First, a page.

Russian military spells out exact specifications of the land-based cruise missile to demonstrate it conforms with the Intermediate-Range Nuclear Forces Treaty
Russia has unveiled a new missile as it attempts to show the US it is not violating a key nuclear arms pact.
The Russian military spelled out the exact specifications of the land-based cruise missile to demonstrate it conforms to the limits of the Intermediate-Range Nuclear Forces Treaty (INF) which bans the production, testing and deployment of land-based cruise and ballistic missiles with a range of 500 to 5,500 kilometres (310 to 3,400 miles).
Washington had announced its intention of abandoning the INF because they believe the new Russian missile violated provisions of the pact – a claim that Moscow denies.
The US has said it will suspend its treaty obligations if Russia does not come into compliance by 2 February.
Lieutenant General Mikhail Matveevsky, the chief of the Russian military’s missile and artillery forces, said at a meeting with foreign military attaches that the new missile has a maximum range of 480 kilometres.
He said the 9M729 missile differs from the previous 9M728 model by having a modified warhead and guidance system that enhances its capability.
The military then displayed the weapon along with its mobile launcher during a presentation at its exhibition centre near Moscow.
Lt Gen Matveevsky insisted that the new missile’s booster, cruising engine and fuel tank remain unchanged.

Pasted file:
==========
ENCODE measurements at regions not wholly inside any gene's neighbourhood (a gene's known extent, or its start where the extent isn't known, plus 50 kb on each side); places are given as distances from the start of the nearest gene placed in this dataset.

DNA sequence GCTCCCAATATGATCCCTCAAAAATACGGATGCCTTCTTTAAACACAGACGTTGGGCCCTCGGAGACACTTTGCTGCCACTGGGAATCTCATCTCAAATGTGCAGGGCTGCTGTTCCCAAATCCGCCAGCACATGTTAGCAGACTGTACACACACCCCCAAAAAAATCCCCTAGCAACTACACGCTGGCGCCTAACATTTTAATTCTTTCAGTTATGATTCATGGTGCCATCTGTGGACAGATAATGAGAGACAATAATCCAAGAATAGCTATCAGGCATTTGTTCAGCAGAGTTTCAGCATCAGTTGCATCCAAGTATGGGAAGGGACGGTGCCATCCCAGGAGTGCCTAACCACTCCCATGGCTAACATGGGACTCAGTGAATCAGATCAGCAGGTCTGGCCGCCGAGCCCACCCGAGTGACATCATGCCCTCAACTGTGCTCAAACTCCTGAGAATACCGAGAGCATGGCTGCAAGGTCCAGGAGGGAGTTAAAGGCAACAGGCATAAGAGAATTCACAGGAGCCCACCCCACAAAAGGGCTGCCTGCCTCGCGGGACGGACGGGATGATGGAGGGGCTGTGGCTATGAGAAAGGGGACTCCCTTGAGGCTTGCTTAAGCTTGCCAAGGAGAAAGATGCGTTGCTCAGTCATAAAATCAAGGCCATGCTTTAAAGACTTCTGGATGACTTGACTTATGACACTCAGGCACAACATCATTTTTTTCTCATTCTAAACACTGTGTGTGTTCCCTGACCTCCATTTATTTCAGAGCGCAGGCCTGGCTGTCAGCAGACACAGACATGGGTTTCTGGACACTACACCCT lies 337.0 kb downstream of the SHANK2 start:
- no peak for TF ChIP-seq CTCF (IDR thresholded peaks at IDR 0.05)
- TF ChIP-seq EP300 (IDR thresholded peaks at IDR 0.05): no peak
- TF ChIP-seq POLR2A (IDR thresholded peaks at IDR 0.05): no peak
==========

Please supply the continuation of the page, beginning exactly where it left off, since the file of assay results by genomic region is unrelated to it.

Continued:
He added that the new missile actually has a range 10 kilometres less than the older type due to heavier warhead and control systems and emphasised that the new missile cannot be modified in field conditions.
The Russian general said that the modified mobile launcher for the new type of missile is bigger because it carries four of them rather than the previous two.
Lt Gen Matveevsky added that the military gave the presentation to underline its “increased transparency and our adherence to the INF Treaty”.
The Kremlin has staunchly denied the US claim of Russian violations of the pact.
Russian deputy foreign minister Sergei Ryabkov noted that the US has not put forward any data to prove its claim that Russia has tested the missile at a range exceeding the treaty’s limit.
He said the US ignored Moscow’s offer to inspect the missile made during talks in Geneva earlier this month – a refusal he alleged reflected the lack of US interest in meaningful negotiations.
Mr Ryabkov said the US has made it clear during diplomatic contacts that President Donald Trump’s decision to abandon the pact is final and not subject to talks.
US undersecretary of state Andrea Thompson, who led the American side in the talks, has said Moscow’s offer is inadequate.
“To see the missile does not confirm the distance that missile can travel, and at the end of the day that’s the violation of the treaty,” she told reporters last week.